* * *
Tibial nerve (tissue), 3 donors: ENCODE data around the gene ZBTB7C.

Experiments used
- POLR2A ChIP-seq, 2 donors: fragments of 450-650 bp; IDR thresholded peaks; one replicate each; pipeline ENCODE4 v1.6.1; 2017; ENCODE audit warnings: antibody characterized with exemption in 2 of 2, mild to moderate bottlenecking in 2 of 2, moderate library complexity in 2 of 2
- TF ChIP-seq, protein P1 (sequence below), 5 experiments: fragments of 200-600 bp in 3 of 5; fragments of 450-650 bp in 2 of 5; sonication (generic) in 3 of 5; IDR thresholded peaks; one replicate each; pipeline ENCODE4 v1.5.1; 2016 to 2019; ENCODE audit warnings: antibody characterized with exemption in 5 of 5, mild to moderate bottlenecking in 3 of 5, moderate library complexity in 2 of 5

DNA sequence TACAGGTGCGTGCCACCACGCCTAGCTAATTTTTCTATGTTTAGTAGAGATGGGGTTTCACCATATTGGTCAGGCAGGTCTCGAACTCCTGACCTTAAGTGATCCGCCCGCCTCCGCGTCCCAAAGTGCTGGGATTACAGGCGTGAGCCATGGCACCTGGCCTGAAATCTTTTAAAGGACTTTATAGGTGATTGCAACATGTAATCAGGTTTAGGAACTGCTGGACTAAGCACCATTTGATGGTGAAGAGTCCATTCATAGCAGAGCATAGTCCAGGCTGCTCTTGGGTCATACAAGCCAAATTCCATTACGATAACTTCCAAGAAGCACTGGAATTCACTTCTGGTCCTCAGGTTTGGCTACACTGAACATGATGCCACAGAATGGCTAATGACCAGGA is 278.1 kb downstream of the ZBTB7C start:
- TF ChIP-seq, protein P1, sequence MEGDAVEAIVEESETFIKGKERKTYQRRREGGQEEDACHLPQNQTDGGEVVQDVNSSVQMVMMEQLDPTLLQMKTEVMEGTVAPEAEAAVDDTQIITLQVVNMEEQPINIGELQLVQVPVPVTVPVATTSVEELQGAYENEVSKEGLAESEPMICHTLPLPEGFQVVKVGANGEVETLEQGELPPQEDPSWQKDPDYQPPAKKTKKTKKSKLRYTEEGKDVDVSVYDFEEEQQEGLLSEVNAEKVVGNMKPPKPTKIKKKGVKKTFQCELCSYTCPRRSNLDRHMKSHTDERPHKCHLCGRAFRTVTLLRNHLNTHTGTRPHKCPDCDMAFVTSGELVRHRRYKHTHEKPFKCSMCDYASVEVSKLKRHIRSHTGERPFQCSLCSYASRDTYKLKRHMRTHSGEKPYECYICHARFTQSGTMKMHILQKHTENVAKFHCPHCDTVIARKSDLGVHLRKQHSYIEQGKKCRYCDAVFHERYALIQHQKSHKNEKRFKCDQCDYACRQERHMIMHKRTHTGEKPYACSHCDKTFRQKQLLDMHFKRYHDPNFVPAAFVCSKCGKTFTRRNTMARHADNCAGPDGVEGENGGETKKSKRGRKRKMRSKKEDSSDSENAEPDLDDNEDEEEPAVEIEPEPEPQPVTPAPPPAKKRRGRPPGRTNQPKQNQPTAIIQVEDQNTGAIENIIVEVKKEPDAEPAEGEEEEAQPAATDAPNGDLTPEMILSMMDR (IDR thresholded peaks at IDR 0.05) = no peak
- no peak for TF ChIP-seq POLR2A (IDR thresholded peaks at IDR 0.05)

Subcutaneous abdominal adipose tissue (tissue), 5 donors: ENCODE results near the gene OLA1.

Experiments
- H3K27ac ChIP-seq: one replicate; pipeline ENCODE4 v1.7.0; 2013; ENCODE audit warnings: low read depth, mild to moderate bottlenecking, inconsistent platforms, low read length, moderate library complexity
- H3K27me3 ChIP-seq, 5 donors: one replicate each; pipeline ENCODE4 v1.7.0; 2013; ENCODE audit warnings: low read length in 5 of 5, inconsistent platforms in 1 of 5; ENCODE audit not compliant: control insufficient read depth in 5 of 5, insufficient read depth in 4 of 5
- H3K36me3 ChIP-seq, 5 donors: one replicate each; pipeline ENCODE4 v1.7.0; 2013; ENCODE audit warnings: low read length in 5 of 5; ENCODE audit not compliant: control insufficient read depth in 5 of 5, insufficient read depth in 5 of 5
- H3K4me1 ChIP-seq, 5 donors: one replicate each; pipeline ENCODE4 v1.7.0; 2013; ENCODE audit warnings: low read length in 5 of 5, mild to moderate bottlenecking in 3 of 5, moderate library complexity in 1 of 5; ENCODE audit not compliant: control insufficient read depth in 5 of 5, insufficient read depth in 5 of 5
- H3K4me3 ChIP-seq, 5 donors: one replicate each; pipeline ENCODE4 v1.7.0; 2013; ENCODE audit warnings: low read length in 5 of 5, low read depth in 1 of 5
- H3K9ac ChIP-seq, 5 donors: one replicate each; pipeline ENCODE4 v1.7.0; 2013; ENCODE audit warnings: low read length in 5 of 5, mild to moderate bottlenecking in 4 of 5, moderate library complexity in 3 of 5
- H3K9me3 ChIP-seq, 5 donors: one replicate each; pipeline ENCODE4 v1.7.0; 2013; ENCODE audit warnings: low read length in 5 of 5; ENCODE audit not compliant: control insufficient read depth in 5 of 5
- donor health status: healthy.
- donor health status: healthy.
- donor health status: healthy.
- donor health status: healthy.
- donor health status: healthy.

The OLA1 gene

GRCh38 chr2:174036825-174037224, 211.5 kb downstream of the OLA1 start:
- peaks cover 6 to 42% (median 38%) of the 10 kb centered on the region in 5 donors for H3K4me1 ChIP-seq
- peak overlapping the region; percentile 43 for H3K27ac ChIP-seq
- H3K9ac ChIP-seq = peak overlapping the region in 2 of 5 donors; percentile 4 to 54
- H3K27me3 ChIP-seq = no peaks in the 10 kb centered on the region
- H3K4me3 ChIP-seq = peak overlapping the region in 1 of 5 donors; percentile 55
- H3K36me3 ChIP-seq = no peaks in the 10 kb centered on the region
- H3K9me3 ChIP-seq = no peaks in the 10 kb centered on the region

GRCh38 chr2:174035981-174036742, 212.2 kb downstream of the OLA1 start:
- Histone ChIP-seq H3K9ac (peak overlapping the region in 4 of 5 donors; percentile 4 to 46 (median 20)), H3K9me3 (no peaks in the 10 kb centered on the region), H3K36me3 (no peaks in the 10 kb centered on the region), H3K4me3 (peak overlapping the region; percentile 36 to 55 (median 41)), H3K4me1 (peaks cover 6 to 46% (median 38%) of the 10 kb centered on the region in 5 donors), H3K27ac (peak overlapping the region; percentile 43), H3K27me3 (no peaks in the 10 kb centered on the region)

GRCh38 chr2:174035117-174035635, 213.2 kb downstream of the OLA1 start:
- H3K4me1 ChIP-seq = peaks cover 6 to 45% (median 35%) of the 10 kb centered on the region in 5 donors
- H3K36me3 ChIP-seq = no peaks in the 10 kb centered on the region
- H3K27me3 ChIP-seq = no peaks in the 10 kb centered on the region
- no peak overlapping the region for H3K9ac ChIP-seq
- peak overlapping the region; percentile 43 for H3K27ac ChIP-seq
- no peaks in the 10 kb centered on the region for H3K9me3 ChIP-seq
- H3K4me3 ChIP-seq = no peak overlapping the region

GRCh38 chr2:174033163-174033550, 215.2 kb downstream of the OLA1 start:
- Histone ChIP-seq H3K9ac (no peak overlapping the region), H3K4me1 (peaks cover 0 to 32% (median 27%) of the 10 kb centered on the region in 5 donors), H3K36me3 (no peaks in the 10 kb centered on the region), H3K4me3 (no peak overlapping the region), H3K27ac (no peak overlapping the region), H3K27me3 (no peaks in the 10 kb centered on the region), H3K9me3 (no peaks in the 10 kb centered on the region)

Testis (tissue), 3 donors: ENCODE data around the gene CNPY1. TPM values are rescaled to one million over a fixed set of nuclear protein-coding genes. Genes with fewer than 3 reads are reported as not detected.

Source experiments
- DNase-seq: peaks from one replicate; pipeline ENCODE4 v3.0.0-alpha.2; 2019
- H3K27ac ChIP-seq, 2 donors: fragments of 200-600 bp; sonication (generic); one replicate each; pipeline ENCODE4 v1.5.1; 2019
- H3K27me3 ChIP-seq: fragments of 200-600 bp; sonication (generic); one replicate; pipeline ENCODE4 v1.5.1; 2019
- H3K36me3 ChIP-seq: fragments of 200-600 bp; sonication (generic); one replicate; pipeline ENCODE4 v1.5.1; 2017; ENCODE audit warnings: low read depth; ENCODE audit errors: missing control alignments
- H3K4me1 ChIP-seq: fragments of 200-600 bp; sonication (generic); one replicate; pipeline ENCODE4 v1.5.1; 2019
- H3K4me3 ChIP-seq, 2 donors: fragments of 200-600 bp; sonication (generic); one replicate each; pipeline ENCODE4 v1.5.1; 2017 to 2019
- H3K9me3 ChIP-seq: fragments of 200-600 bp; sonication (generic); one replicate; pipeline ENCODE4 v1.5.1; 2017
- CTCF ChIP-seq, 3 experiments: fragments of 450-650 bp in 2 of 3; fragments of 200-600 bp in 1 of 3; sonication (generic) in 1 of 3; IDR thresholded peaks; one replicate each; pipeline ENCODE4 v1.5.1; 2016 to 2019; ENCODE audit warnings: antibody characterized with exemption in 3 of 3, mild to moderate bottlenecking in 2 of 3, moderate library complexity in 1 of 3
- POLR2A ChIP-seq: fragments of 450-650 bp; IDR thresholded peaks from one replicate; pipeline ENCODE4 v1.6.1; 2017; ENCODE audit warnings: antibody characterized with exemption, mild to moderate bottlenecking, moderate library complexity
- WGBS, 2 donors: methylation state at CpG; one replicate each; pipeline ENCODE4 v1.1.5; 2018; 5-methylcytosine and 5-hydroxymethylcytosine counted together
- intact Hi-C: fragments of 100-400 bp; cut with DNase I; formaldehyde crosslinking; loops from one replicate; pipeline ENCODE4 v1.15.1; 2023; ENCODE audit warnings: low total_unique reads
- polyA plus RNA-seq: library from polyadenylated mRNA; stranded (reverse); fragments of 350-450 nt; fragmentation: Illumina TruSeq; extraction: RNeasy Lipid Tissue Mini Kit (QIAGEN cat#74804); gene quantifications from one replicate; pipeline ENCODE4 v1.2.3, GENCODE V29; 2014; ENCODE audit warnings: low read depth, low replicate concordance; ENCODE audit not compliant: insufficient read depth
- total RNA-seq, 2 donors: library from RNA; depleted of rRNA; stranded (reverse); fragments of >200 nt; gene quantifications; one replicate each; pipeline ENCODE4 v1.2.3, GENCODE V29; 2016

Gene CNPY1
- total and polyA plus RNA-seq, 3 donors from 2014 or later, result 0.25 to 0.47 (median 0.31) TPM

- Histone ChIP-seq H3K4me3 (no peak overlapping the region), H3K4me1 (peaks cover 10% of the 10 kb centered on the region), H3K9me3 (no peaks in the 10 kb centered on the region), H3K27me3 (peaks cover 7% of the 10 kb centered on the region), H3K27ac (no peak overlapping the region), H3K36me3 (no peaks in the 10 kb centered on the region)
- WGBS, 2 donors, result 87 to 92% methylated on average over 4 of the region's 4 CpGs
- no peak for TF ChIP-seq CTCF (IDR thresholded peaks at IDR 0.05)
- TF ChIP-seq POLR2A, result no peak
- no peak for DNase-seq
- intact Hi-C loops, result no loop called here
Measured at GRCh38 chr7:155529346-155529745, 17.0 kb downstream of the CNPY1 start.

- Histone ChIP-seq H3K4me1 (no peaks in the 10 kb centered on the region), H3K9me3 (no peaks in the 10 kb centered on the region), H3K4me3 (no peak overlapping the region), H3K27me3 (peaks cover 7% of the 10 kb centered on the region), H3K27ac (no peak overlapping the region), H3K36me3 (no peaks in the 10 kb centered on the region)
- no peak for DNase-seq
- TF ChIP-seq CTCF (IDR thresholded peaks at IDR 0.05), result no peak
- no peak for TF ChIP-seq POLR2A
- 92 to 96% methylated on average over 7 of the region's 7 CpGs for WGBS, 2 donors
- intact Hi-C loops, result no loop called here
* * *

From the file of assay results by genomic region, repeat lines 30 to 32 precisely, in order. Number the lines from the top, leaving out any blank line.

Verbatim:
- H3K9me3 ChIP-seq = no peaks in the 10 kb centered on the region

GRCh38 chr2:174035981-174036742, 212.2 kb downstream of the OLA1 start:
- Histone ChIP-seq H3K9ac (peak overlapping the region in 4 of 5 donors; percentile 4 to 46 (median 20)), H3K9me3 (no peaks in the 10 kb centered on the region), H3K36me3 (no peaks in the 10 kb centered on the region), H3K4me3 (peak overlapping the region; percentile 36 to 55 (median 41)), H3K4me1 (peaks cover 6 to 46% (median 38%) of the 10 kb centered on the region in 5 donors), H3K27ac (peak overlapping the region; percentile 43), H3K27me3 (no peaks in the 10 kb centered on the region)